[i]*This may belong in the Politics and World Issues forum, but a) I don't venture in there very often, and b) I thought more people might see the thread here.
EDIT: This was originally in the Off-topic forum. Obviously, it has since been moved.
Yesterday I had the great fortune to hear a presentation by a highly distinguished speaker, Dr. Adewale Troutman. I won't go into everything this man has accomplished (that could take a whole thread). The presentation, however, was part of a diversity forum, partly given in light of February being Black History Month, and had to do with equity in health, public housing, problems with the health-care system, etc., etc.
One of the staggering facts Dr. Troutman gave us was that African-Americans suffer an average of 83,000 excess deaths per year (i.e. deaths that, but for negligence or other "non-sufficient" reasons, should not have happened). Over the last 40 years that has come to around 3.3 million total deaths. Another sad fact: studies have shown that the grocery stores on the west end of Louisville, which is predominantly a minority area, receives produce and other foods that are not as fresh as the stores on the east end.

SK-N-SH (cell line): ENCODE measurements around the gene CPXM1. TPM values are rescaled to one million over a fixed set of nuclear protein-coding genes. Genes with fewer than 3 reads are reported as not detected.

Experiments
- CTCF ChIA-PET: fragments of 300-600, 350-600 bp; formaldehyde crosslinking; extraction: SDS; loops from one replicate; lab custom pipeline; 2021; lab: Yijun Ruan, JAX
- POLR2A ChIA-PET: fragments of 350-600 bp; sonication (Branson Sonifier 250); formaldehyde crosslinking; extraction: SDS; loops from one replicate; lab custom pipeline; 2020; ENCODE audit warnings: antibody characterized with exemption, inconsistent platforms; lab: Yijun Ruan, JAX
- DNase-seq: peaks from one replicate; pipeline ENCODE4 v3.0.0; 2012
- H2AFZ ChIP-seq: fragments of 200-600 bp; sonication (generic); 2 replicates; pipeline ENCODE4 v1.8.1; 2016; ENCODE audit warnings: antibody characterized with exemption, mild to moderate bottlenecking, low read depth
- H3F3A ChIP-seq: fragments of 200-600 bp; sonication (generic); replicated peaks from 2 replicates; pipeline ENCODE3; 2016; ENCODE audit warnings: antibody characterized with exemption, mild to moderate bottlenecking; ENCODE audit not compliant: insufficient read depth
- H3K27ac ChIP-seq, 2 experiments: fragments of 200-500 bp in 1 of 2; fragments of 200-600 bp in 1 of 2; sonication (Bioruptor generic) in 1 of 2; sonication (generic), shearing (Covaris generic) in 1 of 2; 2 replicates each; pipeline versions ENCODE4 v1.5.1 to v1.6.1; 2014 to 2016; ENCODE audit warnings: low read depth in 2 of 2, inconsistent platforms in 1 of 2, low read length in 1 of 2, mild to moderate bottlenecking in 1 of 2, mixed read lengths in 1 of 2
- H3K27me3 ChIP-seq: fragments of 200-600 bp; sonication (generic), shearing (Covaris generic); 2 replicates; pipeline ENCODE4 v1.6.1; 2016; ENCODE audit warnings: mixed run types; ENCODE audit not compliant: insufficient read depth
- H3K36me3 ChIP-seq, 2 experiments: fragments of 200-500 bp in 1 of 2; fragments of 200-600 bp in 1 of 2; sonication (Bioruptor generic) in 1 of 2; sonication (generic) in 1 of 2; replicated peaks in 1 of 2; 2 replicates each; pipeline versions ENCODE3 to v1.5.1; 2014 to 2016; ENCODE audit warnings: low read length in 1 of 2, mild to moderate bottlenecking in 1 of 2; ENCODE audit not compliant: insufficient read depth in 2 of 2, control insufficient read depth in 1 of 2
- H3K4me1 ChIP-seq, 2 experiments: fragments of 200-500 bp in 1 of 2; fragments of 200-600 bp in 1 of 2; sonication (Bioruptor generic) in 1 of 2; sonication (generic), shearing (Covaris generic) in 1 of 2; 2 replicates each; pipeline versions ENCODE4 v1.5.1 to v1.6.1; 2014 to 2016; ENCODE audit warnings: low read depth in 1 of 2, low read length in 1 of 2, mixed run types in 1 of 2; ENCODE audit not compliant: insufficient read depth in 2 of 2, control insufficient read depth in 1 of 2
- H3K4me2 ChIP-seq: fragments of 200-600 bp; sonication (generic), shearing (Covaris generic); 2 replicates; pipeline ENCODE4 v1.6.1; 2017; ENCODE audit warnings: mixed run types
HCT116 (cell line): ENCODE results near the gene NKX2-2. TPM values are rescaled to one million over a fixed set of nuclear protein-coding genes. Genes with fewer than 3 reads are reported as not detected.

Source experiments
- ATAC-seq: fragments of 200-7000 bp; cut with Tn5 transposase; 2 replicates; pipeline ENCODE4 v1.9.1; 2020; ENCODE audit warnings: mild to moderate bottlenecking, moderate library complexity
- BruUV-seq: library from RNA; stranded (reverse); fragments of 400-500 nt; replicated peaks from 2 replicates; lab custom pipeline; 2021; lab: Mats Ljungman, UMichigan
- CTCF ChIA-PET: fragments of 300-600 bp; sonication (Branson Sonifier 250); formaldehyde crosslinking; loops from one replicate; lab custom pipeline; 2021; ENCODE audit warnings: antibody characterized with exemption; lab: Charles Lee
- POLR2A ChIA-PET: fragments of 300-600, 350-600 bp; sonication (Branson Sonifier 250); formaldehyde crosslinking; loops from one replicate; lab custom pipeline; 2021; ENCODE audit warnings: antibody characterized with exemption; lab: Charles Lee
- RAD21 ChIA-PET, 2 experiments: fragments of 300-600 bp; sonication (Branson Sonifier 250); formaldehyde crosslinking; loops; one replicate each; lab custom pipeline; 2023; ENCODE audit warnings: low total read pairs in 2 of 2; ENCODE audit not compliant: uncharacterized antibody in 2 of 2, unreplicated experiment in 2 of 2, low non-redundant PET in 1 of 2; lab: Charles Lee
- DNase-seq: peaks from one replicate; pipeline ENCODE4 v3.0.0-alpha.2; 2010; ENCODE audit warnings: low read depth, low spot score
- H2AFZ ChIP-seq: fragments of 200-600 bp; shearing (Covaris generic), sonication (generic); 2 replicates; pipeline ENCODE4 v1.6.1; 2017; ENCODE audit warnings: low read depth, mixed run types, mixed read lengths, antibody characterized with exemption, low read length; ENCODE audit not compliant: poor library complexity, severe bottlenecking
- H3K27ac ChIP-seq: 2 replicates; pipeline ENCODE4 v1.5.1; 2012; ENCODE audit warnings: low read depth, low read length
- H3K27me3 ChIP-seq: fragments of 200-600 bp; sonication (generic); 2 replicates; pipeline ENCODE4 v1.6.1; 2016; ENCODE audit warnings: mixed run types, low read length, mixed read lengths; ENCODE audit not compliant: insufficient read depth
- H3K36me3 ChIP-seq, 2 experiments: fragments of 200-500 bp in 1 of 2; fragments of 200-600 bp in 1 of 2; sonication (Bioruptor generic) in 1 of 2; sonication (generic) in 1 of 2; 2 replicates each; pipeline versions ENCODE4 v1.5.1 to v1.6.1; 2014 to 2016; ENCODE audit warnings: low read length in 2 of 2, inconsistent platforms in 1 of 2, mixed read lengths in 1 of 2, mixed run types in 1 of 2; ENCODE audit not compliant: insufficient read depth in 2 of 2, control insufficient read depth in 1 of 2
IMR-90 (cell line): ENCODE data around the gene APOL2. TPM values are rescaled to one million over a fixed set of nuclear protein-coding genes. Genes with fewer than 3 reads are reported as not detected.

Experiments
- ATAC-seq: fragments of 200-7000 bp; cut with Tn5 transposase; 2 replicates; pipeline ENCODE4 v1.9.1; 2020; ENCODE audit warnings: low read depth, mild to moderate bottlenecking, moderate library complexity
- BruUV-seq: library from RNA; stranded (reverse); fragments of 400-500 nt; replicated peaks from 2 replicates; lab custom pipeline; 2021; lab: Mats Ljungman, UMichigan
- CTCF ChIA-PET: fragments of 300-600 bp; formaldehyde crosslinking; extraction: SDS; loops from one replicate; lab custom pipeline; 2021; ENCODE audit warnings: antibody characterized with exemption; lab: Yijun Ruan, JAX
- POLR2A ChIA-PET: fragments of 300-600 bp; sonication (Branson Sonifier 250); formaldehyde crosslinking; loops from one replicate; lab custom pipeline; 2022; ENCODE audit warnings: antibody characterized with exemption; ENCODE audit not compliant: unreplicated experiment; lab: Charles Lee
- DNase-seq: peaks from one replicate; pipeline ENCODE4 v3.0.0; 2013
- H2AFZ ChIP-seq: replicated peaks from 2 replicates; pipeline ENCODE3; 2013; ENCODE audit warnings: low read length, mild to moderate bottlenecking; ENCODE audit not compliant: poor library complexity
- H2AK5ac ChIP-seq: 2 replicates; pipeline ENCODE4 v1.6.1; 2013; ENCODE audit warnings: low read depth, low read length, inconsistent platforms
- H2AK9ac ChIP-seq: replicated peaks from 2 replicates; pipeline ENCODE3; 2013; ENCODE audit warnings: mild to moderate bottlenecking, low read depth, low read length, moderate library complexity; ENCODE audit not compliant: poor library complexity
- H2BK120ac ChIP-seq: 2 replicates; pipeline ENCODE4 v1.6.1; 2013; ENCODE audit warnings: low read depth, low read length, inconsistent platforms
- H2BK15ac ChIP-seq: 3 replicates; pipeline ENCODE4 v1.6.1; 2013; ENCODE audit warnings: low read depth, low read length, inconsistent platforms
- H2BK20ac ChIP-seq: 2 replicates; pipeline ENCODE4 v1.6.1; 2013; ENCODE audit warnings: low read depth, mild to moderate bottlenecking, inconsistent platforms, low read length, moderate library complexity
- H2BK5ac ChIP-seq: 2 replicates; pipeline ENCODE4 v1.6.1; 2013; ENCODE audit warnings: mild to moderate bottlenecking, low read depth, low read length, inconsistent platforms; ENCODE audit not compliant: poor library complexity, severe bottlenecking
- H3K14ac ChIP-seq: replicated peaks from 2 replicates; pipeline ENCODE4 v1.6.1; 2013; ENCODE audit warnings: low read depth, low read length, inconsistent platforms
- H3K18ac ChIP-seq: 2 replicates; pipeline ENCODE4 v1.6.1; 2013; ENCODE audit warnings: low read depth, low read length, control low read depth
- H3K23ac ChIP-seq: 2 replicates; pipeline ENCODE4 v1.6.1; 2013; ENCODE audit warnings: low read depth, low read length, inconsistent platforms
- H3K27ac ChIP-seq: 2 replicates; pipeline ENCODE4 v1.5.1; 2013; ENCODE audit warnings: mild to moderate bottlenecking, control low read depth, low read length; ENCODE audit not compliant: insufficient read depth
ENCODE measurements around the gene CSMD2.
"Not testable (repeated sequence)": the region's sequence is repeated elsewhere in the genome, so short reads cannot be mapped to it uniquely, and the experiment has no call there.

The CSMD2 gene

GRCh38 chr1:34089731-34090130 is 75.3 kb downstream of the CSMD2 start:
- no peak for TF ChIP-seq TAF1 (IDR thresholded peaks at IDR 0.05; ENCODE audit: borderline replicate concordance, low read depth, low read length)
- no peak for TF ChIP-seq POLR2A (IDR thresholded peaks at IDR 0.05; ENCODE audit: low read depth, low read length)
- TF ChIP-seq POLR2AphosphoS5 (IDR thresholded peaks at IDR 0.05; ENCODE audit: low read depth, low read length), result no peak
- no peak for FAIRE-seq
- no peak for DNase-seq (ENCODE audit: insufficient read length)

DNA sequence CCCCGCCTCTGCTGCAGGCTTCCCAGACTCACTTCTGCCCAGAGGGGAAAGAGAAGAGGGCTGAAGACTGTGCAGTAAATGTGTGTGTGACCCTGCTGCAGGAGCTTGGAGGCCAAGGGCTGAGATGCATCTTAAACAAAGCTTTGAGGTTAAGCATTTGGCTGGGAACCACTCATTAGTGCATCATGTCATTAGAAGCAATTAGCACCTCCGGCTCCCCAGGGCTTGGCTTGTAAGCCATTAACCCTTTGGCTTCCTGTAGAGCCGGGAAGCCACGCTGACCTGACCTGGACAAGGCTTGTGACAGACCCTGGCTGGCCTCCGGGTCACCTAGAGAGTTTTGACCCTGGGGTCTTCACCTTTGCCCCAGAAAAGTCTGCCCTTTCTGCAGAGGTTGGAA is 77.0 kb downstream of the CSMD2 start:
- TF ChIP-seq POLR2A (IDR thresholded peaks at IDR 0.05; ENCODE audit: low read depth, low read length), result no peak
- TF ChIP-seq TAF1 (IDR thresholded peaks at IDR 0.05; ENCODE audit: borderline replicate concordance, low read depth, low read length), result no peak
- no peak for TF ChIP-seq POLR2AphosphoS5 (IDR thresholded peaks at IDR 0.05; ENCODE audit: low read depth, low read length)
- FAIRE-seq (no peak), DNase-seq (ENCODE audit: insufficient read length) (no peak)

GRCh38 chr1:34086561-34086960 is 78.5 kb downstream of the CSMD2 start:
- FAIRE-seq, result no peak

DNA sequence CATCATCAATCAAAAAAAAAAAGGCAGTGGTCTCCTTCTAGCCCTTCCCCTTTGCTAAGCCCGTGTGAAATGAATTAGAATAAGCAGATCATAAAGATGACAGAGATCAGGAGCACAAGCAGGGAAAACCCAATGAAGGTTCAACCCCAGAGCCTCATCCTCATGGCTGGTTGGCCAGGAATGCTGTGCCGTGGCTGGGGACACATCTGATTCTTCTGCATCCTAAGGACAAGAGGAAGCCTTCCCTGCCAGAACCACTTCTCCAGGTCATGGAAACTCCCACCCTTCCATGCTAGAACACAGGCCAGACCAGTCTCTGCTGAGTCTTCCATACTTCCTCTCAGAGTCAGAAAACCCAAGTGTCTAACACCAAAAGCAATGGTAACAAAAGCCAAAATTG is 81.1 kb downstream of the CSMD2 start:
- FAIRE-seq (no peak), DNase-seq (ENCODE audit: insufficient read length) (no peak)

This is something that really got to me and the real reason for this thread, however. At one point in the presentation, Dr. Troutman asked "How many of you never think about your race?" One hand went up. "How many of you think about your race once a month?" A couple more hands went up. "Once a week?" A few more hands. "Everyday?" A whole bunch of hands go up, including Dr. Troutman's. Then Dr. Troutman says, "Look at where most of those hands went up," and points to an area of the room where a majority of the African-American attendants were sitting. "Why is that?" he asked.
So...why is that? Is this a good thing or a bad thing? Is it a good thing because it's a matter of pride for some people? If so, that' great. Or is it a bad thing, because some people still feel the oppression that exists in our society, despite the fact that we've made "progress" (I use that term very loosely here)? I would imagine, as in most things, that there's a bit of a gray area and it's a little bit of both. At any rate, I thought it was very interesting food for thought.
I could go on and on about all the stuff Dr. Troutman discussed, especially in light of the city of Louisville, but I thought I'd just stick with this for now.